The RIAA has announced that it has sent over 400 “pre-lawsuit notices” to Universities and ISPs which will then be forwarded to their students and customers. With this notice, RIAA is serving a nice reminder to university and ISP officials to turn over the names of file-sharing students tied to the suspected IP address.
In a press conference call hosted today, RIAA chairman and CEO Mitch Bainwol, President Cary Sherman, and General Counsel and Executive Vice President Steven Marks annouced this new initiative which comes with the added twist in that it allows the students, universities and ISPs now get a chance to settle with the RIAA at a “discount” without getting involved in costly law-suits.
Slyck News goes behind the mechanics of this latest round of the RIAA lawsuit engine. “An agent of the RIAA such as Media Sentry downloads a file from an unsuspecting file-sharer. A screenshot is made of the individual’s shared directory, or several files are downloaded to ensure a viable case. The individual’s IP address is then obtained. The RIAA then subpoenas the file-sharer’s ISP requesting the personal information asssociated with that IP address when the alleged upload occured.”
The RIAA has mailed out this first round of 400 pre lawsuit notices to 13 different universities which include Arizona State, Marshall University, NC State, North Dakota State, Northern Illinois University, Ohio University, Syracuse University, UMass Amherst, University of Nebraska at Lincoln, USF, University of Southern California, University of Tennessee at Knoxville and the University of Texas at Austin. Each university is expected to receive around 20 to 37 letters each with Ohio University accounting for the most at 50. The RIAA said it would sue individuals who fail to settle or don’t respond within a few weeks.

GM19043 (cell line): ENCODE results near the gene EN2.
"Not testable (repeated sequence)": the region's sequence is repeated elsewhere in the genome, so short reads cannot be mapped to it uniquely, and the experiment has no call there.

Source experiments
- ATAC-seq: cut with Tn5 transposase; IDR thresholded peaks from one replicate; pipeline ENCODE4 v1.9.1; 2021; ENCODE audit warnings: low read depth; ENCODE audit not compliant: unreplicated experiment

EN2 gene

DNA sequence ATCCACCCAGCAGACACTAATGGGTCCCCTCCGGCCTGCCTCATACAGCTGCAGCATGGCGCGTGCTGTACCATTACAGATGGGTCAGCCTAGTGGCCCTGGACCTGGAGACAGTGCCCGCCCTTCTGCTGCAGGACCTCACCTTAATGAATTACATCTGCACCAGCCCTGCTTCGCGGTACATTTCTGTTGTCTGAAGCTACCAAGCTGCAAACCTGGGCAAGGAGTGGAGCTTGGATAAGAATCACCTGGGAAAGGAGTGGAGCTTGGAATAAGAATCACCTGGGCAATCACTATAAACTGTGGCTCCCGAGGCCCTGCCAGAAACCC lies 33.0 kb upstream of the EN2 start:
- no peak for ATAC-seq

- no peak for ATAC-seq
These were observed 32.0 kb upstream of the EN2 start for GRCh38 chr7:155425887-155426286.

Once the accused students get these notices, they are given the option to settle within 20 days over the phone or on P2Plawsuits.com at a “substantial discount”. The RIAA also said it intends to sue more students and others on campuses in the next three months than it has in the past three years. The RIAA has already sued 1,062 computer users at 130 universities so far in the last three years.
According to Mitch Bainwol, CEO of RIAA
” The theft of music remains unacceptably high and undermines the industry’s ability to invest in new music. This is especially the case on college campuses”
Under this new settlement deal offered by the RIAA, students would have to pay the fine and then sign a statement promising that they would no longer download music illegally. The average settlement in past cases has ranged between $4000 and $4500. So students, put away that beer money stash because it might be the RIAA knocking on your dorm door and not your buddy.